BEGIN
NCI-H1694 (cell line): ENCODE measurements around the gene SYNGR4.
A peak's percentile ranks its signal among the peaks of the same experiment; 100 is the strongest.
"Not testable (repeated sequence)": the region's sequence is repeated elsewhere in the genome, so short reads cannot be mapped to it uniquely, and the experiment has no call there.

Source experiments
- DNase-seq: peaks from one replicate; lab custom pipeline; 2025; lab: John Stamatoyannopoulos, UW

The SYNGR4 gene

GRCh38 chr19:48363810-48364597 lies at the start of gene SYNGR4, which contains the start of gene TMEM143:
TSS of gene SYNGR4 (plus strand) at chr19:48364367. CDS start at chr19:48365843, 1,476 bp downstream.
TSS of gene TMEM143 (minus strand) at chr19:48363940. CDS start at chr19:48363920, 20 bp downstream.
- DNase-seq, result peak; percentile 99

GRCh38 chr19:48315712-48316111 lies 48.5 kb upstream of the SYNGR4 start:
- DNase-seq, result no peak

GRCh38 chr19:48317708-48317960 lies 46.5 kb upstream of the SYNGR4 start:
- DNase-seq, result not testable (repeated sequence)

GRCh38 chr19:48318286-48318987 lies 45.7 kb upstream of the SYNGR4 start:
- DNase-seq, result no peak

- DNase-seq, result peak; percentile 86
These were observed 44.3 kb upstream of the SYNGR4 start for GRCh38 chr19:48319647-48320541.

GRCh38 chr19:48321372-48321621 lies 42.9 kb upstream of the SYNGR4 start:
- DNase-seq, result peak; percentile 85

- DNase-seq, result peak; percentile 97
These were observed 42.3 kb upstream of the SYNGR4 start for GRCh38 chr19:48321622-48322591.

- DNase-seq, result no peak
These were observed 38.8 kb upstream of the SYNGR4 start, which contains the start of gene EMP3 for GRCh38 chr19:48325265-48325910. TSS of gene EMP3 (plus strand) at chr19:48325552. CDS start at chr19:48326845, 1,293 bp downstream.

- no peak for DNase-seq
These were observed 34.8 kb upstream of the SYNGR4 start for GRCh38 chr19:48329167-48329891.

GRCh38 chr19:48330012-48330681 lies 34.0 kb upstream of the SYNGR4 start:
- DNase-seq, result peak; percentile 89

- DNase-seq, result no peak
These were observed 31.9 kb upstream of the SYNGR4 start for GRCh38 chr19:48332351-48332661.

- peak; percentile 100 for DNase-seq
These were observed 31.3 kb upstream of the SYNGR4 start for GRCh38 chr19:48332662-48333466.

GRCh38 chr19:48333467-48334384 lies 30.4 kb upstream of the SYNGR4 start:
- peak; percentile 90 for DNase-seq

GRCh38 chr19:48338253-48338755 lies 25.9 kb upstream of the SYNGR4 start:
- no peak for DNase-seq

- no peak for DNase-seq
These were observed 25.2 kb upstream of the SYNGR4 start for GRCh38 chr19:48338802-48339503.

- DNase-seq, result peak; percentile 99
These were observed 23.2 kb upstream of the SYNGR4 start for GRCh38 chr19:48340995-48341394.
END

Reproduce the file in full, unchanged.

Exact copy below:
NCI-H1694 (cell line): ENCODE measurements around the gene SYNGR4.
A peak's percentile ranks its signal among the peaks of the same experiment; 100 is the strongest.
"Not testable (repeated sequence)": the region's sequence is repeated elsewhere in the genome, so short reads cannot be mapped to it uniquely, and the experiment has no call there.

Source experiments
- DNase-seq: peaks from one replicate; lab custom pipeline; 2025; lab: John Stamatoyannopoulos, UW

The SYNGR4 gene

GRCh38 chr19:48363810-48364597 lies at the start of gene SYNGR4, which contains the start of gene TMEM143:
TSS of gene SYNGR4 (plus strand) at chr19:48364367. CDS start at chr19:48365843, 1,476 bp downstream.
TSS of gene TMEM143 (minus strand) at chr19:48363940. CDS start at chr19:48363920, 20 bp downstream.
- DNase-seq, result peak; percentile 99

GRCh38 chr19:48315712-48316111 lies 48.5 kb upstream of the SYNGR4 start:
- DNase-seq, result no peak

GRCh38 chr19:48317708-48317960 lies 46.5 kb upstream of the SYNGR4 start:
- DNase-seq, result not testable (repeated sequence)

GRCh38 chr19:48318286-48318987 lies 45.7 kb upstream of the SYNGR4 start:
- DNase-seq, result no peak

- DNase-seq, result peak; percentile 86
These were observed 44.3 kb upstream of the SYNGR4 start for GRCh38 chr19:48319647-48320541.

GRCh38 chr19:48321372-48321621 lies 42.9 kb upstream of the SYNGR4 start:
- DNase-seq, result peak; percentile 85

- DNase-seq, result peak; percentile 97
These were observed 42.3 kb upstream of the SYNGR4 start for GRCh38 chr19:48321622-48322591.

- DNase-seq, result no peak
These were observed 38.8 kb upstream of the SYNGR4 start, which contains the start of gene EMP3 for GRCh38 chr19:48325265-48325910. TSS of gene EMP3 (plus strand) at chr19:48325552. CDS start at chr19:48326845, 1,293 bp downstream.

- no peak for DNase-seq
These were observed 34.8 kb upstream of the SYNGR4 start for GRCh38 chr19:48329167-48329891.

GRCh38 chr19:48330012-48330681 lies 34.0 kb upstream of the SYNGR4 start:
- DNase-seq, result peak; percentile 89

- DNase-seq, result no peak
These were observed 31.9 kb upstream of the SYNGR4 start for GRCh38 chr19:48332351-48332661.

- peak; percentile 100 for DNase-seq
These were observed 31.3 kb upstream of the SYNGR4 start for GRCh38 chr19:48332662-48333466.

GRCh38 chr19:48333467-48334384 lies 30.4 kb upstream of the SYNGR4 start:
- peak; percentile 90 for DNase-seq

GRCh38 chr19:48338253-48338755 lies 25.9 kb upstream of the SYNGR4 start:
- no peak for DNase-seq

- no peak for DNase-seq
These were observed 25.2 kb upstream of the SYNGR4 start for GRCh38 chr19:48338802-48339503.

- DNase-seq, result peak; percentile 99
These were observed 23.2 kb upstream of the SYNGR4 start for GRCh38 chr19:48340995-48341394.